Battle Of The Browsers: iOS 5’s Browser Is Still (Slightly) Better Than Android’s

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Alright, fanboys: get your flamethrowers ready. HTML5 framework development house Sencha has just put a wide array of performance tools to use to answer one of life’s geekiest questions: Who’s got the better browser, Android 4 or iOS 5?

I’d save the answer until the end, but I suppose the headline gives its away: while Android 4’s browser is a “major step forward” for the platform, iOS 5’s offering still wins out in the end — but just by a hair!

Sencha tested both browsers on four primary metrics: rendering accuracy, rendering performance, HTML5/CSS3 feature support, and Javascript performance.

With regards to rendering, both browsers fared about the same: they both nailed perfect scores on the industry standard Acid3 test, and, while both had minor rendering artifacts, they were trivial enough that the scores went unaffected.

Sencha then went on to test each browser’s SunSpider performance. SunSpider is a series of tests built to push Javascript to its limit, testing a device’s performance on heavy-duty tasks that are currently (or likely to soon be) commonplace. See a graph of the results below (note that they used an iPad 2 rather than an iPhone 4S for this test as the CPU is closer to that found in the Galaxy Nexus, and that a Kindle Fire and Playbook were thrown in for curiosity’s sake):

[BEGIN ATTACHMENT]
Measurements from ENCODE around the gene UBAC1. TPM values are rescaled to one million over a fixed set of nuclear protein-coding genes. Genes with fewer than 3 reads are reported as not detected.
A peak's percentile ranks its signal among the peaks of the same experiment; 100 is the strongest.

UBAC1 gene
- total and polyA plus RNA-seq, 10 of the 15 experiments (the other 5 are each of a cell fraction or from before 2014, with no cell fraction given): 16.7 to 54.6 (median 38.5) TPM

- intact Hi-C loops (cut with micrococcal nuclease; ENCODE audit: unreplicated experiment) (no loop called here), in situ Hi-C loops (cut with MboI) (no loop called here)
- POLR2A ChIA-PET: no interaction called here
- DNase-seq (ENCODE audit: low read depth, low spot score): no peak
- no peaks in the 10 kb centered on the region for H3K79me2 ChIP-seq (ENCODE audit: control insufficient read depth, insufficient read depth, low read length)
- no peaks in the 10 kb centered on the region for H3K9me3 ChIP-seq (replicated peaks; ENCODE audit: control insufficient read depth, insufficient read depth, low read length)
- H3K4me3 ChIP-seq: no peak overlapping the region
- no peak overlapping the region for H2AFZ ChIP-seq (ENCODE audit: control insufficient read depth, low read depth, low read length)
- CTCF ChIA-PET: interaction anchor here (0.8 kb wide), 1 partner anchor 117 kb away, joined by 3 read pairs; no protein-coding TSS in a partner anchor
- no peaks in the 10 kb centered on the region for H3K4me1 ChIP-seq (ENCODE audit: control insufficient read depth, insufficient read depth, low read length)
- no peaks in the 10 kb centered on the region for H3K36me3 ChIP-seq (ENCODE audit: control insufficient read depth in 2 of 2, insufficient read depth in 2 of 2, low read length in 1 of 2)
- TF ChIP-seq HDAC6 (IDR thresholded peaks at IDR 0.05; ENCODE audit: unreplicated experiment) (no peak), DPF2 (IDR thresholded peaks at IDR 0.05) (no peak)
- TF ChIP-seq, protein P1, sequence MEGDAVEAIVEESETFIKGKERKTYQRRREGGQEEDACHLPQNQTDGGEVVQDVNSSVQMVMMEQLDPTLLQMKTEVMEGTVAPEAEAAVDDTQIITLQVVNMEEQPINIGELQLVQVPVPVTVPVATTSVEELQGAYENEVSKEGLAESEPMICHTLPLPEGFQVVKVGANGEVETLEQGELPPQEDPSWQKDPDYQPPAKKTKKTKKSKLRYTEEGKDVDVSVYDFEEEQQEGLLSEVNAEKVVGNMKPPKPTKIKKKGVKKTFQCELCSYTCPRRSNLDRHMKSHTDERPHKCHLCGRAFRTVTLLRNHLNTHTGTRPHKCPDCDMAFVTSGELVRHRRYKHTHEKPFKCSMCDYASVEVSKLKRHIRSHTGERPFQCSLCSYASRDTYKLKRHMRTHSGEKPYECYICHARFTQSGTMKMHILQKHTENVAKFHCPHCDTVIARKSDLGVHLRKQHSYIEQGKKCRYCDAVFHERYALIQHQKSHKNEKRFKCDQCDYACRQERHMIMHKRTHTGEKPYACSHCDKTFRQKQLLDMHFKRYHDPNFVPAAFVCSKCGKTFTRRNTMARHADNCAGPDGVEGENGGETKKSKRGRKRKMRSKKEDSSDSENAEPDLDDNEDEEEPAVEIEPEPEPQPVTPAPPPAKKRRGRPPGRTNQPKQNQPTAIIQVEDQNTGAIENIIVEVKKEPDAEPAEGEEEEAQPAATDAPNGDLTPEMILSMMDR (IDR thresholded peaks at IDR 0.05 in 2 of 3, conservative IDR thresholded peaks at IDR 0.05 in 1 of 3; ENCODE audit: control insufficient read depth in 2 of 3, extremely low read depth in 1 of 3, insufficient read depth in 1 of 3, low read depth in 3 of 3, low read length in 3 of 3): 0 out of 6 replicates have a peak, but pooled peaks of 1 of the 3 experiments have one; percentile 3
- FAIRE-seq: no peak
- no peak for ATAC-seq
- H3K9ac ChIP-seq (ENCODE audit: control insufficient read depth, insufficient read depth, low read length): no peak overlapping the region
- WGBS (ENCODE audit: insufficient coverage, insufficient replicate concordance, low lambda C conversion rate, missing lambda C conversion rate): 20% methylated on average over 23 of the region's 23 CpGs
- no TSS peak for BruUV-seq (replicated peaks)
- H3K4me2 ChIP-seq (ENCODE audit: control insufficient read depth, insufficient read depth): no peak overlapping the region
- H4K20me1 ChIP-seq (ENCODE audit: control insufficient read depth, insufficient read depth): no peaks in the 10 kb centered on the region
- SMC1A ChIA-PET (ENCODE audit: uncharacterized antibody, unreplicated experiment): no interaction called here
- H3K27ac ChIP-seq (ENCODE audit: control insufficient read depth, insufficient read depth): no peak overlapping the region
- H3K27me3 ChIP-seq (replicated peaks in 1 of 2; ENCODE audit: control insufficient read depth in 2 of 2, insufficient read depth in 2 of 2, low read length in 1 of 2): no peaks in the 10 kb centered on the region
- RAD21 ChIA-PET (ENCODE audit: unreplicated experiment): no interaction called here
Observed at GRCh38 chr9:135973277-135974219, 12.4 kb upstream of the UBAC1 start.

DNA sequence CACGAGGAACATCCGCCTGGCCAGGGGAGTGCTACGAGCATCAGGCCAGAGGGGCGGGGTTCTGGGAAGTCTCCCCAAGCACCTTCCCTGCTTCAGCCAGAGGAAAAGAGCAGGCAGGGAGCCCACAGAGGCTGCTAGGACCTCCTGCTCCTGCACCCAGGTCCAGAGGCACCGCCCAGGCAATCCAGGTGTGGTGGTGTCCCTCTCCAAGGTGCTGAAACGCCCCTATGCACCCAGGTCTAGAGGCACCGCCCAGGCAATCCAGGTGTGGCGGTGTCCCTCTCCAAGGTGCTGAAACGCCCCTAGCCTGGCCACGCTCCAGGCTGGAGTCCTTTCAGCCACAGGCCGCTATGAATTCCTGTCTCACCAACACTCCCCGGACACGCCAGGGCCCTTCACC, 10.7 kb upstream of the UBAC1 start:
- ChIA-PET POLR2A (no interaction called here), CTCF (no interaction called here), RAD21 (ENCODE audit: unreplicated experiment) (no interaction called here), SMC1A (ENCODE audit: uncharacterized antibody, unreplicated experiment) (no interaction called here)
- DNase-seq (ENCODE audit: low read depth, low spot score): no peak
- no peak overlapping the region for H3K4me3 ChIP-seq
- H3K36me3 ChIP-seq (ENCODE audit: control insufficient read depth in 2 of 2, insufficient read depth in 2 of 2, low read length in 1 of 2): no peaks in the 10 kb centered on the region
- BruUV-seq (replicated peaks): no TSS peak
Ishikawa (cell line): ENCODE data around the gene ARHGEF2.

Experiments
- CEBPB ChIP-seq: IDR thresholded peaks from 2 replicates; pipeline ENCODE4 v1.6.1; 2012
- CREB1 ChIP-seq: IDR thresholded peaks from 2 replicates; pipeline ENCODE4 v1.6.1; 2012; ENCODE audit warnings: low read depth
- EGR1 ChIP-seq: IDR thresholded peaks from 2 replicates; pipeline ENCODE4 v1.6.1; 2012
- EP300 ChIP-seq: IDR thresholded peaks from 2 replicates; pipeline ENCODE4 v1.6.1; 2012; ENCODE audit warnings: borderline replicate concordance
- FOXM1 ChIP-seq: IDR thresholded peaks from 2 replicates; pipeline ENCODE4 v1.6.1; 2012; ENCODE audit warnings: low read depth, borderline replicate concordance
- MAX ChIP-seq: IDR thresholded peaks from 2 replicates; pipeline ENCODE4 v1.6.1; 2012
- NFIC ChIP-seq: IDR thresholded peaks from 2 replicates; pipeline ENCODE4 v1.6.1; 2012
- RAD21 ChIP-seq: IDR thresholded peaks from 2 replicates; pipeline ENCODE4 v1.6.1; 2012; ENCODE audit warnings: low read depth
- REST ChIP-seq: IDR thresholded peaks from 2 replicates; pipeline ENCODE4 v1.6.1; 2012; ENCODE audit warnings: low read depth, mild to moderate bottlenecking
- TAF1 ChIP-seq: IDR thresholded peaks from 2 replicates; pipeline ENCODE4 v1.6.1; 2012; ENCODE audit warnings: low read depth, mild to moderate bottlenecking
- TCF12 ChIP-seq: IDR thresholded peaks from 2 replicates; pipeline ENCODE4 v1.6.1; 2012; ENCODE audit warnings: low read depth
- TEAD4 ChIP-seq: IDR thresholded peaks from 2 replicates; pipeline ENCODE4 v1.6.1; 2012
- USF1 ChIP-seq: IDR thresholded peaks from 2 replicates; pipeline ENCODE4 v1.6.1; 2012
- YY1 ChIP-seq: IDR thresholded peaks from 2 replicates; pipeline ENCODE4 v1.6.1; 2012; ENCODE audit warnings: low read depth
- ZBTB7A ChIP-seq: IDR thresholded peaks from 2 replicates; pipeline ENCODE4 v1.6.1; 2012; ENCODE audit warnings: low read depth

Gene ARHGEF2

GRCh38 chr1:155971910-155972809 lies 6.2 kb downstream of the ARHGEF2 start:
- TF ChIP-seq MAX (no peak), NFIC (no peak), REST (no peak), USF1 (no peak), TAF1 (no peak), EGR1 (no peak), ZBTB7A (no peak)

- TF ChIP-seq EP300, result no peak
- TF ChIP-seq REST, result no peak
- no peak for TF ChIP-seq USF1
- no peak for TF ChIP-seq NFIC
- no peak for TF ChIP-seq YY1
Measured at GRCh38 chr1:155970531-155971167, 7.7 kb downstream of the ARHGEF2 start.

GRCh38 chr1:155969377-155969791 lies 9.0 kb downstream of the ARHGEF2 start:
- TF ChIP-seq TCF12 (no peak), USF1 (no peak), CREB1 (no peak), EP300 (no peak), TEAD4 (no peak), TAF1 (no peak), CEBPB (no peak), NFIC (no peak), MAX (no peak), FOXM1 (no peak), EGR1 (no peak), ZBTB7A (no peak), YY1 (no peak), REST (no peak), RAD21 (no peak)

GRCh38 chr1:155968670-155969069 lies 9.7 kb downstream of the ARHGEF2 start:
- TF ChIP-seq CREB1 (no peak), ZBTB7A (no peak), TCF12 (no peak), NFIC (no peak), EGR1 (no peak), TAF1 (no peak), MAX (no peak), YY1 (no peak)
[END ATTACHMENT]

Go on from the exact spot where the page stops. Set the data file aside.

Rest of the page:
(Also note: smaller bars = shorter time = better performance)

Outside of that one strange (but mostly irrelevant) Kindle Fire outlier under string performance, performance across all devices is… about the same. While each device has its own respective highlights and weakpoints, the performance differences we’re looking at here are measured in milliseconds.

Finally, Sencha dove into head-to-head into specific HTML5 capabilities, which ended up being the only test with a clear-cut winner. While both devices offered up a rather impressive HTML5 armory, iOS 5 had a leg up on Android in a handful of noteworthy places:

Of those, the most important markers are Web Sockets and Web Workers — which, to oversimplify things, respectively allow for two-way communication between web sites/devices (for realtime functionality) and for multiple scripts to run simultaneously locally on the device. In even simpler terms, they’re big parts of letting web apps work more like native apps.

Sencha also dives a bit deeper into some metrics specific to their animation tools, which you can find in their full report.

In the end, the differences are subtle enough that most folks (read: non-developers) would never even notice them. At this point, it’s absolutely a matter of personal preference and itty-bitty nuances. I’d take iOS’ browser over Android’s, for example, almost entirely because the former lets me jump to the top of the page with a tap of the status bar, rather than a zillion swipes. When everything is equally lightning fast and tailored to a tee, it’s all about the little things.